EU facts behind the claims: 'Brussels bureaucrats'

25 April 2016

“The unelected European Commission which runs the EU…” (Leave) 

“The European Commission doesn’t make laws. It only makes proposals, which are then debated, amended and passed (or rejected) by elected national governments and directly-elected MEPs” (Remain)

The European Commission is an influential body, whose operation is central to the working of the EU.

Although it is one of several EU institutions that work closely together in decision-making, the Commission is probably the institution that comes to mind when people think about the EU.

The role it plays and its influence is controversial, according to UK in a Changing Europe Fellow Hussein Kassim.

As a permanent bureaucracy with important political functions, the Commission is more powerful than the administrators of most international organisations.

The Commission is important, but doesn’t run the EU

Claims that the EU is run by the European Commission, or that the Commission is the government of Europe, aren’t correct.

They exaggerate the power of the Commission, and understate the role of other institutions, which it’s generally correct to say debate, amend and pass EU laws.

They also ignore the influence of the EU’s member countries.

This may be because the European Union is a political system that borrows from many places without taking any one in particular as a model. 

The EU has little in common with Whitehall or Westminster, making it difficult to describe in terms of the way government works in the UK.

The Commission has political leadership as well as administrative functions

The European Commission formally proposes new laws, oversees the budget, manages some policies, and represents the EU in trade agreements.

It also has more staff than other EU institutions. There are around 33,000 civil servants in the Commission, 68% of whom are on permanent contracts.

It is led by a 28-person ‘College’, which includes one Commissioner from each member country. This is headed by the Commission President, currently the former prime minister of Luxembourg, Jean-Claude Juncker.

The Commission President is nominated by the prime ministers and presidents of the EU member states. The President then allocates jobs to other Commissioners, who are nominated by their government.

The whole College must be approved by a majority vote in the European Parliament and among prime ministers and presidents.

But there are other EU bodies, equally or more important

The Commission’s size, influence, responsibilities and, political leadership explain why it’s often said to “run the EU”. But it is not the most important institution when it comes to making decisions.

That distinction belongs to the European Council, according to Professor Kassim. This brings together the top political leaders from the member states.

Crucially, the Commission has only a limited role in EU law-making. It can decide some less important rules, and in general it is the only institution that can propose new laws, but it doesn’t have the power to pass them on its own.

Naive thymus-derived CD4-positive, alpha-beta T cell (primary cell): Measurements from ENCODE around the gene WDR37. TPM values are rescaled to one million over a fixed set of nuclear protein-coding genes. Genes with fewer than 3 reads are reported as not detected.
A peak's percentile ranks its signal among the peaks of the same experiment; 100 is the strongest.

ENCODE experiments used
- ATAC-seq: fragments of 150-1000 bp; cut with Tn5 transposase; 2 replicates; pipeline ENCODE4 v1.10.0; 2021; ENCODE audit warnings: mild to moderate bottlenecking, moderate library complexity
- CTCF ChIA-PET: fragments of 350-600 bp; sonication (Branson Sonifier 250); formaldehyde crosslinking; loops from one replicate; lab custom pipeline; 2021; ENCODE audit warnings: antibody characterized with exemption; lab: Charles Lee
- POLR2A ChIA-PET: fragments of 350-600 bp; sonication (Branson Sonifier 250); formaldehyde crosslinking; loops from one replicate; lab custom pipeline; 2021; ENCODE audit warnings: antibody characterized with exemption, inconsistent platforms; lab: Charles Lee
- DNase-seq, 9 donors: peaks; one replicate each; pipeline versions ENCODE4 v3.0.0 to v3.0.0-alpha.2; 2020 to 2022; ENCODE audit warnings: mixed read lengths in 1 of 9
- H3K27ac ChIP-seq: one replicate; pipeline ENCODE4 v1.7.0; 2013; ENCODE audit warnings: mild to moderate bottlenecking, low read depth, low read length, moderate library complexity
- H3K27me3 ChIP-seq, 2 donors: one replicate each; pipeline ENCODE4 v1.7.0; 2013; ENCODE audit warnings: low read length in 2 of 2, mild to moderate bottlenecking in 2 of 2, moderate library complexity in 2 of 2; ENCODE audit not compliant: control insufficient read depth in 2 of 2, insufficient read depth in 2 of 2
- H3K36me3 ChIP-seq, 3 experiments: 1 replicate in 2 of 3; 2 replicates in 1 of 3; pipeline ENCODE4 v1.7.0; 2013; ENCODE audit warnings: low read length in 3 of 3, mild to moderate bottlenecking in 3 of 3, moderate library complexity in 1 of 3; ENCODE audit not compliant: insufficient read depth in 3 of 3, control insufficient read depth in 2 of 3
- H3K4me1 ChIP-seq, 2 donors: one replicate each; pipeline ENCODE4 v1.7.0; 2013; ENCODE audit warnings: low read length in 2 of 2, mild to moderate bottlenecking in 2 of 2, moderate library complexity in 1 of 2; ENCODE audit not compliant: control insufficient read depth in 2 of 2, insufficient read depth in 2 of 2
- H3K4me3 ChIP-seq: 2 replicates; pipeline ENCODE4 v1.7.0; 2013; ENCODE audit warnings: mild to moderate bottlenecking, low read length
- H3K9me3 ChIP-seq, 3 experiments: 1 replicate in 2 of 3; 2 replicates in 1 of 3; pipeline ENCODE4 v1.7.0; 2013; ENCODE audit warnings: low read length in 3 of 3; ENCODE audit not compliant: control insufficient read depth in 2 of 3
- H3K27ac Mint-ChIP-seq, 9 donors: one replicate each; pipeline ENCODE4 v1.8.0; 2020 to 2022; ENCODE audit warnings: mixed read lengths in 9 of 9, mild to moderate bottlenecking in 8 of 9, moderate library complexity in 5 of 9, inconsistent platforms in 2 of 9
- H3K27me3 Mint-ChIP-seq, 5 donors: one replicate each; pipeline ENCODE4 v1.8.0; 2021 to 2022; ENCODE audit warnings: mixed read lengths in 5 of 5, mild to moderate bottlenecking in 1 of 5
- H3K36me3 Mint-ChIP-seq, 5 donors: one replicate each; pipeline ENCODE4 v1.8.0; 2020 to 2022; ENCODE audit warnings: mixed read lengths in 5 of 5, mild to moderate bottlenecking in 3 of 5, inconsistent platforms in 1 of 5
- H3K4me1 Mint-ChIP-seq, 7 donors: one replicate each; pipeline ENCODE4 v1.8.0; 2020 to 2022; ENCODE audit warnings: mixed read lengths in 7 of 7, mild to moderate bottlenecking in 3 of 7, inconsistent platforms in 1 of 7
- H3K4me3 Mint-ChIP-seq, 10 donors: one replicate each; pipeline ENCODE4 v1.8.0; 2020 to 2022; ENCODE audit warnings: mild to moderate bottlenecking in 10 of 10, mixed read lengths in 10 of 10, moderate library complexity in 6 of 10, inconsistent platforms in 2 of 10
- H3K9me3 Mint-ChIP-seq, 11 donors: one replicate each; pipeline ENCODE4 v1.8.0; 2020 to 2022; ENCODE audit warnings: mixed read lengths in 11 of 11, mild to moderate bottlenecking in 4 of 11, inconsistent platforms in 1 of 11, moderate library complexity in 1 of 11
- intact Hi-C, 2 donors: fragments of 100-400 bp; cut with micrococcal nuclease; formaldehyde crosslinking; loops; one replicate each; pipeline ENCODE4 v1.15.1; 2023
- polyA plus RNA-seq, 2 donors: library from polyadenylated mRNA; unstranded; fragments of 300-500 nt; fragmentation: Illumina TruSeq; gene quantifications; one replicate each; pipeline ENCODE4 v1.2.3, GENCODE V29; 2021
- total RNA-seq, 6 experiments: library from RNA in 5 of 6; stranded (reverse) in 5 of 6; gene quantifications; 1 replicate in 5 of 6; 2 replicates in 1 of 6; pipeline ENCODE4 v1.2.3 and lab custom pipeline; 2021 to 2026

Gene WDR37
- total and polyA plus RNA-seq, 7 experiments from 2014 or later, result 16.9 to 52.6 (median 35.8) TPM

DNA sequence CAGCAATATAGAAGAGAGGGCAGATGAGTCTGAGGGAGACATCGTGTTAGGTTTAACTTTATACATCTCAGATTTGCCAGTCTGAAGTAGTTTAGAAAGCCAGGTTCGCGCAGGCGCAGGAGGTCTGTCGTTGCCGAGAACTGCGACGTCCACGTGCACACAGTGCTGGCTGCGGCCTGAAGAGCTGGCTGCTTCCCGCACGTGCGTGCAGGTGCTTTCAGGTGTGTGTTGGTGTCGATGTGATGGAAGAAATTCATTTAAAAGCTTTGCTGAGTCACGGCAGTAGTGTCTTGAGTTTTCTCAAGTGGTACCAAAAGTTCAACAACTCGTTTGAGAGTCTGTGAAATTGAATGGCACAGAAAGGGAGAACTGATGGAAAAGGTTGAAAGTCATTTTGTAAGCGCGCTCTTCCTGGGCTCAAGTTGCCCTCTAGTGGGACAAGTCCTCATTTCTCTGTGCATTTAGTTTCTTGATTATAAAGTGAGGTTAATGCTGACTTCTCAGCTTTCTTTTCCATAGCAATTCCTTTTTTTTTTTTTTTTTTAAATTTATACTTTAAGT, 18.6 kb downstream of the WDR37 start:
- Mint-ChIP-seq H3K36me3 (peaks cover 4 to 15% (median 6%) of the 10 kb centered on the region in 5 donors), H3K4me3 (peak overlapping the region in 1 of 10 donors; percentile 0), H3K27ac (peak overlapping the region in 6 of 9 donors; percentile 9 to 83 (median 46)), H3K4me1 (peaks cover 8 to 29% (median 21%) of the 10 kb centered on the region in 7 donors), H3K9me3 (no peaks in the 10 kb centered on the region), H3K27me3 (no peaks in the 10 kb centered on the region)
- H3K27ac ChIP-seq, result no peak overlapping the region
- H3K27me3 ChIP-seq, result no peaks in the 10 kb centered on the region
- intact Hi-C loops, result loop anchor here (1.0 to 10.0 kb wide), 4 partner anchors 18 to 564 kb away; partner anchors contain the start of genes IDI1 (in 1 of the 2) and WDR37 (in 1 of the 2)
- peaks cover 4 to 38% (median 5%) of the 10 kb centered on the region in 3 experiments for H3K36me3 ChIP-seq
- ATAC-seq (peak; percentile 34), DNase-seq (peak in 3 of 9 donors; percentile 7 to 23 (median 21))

Professor Kassim says that many of the proposals that it brings forward have been requested by national political leaders. And there is no guarantee that a Commission proposal will become a law.

The authority to make law belongs to the European Parliament and the Council of the European Union.

The Parliament is directly elected by EU citizens every five years. The Council of the European Union, sometimes called the Council of Ministers, is where representatives of all 28 member countries negotiate.

These two institutions debate, amend and pass EU law. Each one has a veto.

Put differently, a Commission proposal only becomes an EU law when it attracts the support of two majorities. It needs both a majority in the Council, representing at least 55% of EU countries and 65% of the EU population, and a majority in the Parliament.

Although it doesn’t pass EU laws, the Commission helps to enforce them

The Commission plays other roles too. It's responsible, along with the EU court, for ensuring that EU law is obeyed by governments and firms.

In playing this role the Commission works with the member countries. It doesn’t have its own agencies in the member countries in the way that the US federal government has agencies in US states.

The Commission also decides on competition policy in Europe – for example, whether state subsidies should be approved, and whether mergers should go ahead.

It also negotiates trade deals for the EU. The Transatlantic Trade and Investment Partnership with the United States, known as TTIP, is being negotiated by the Commission.

Member countries, through the Council, give detailed instructions, monitor the Commission closely, and have final say on whether or not to approve any agreement.

The Commission is perhaps the most visible EU institution, but it is not necessarily the most powerful and is certainly not the government of Europe.

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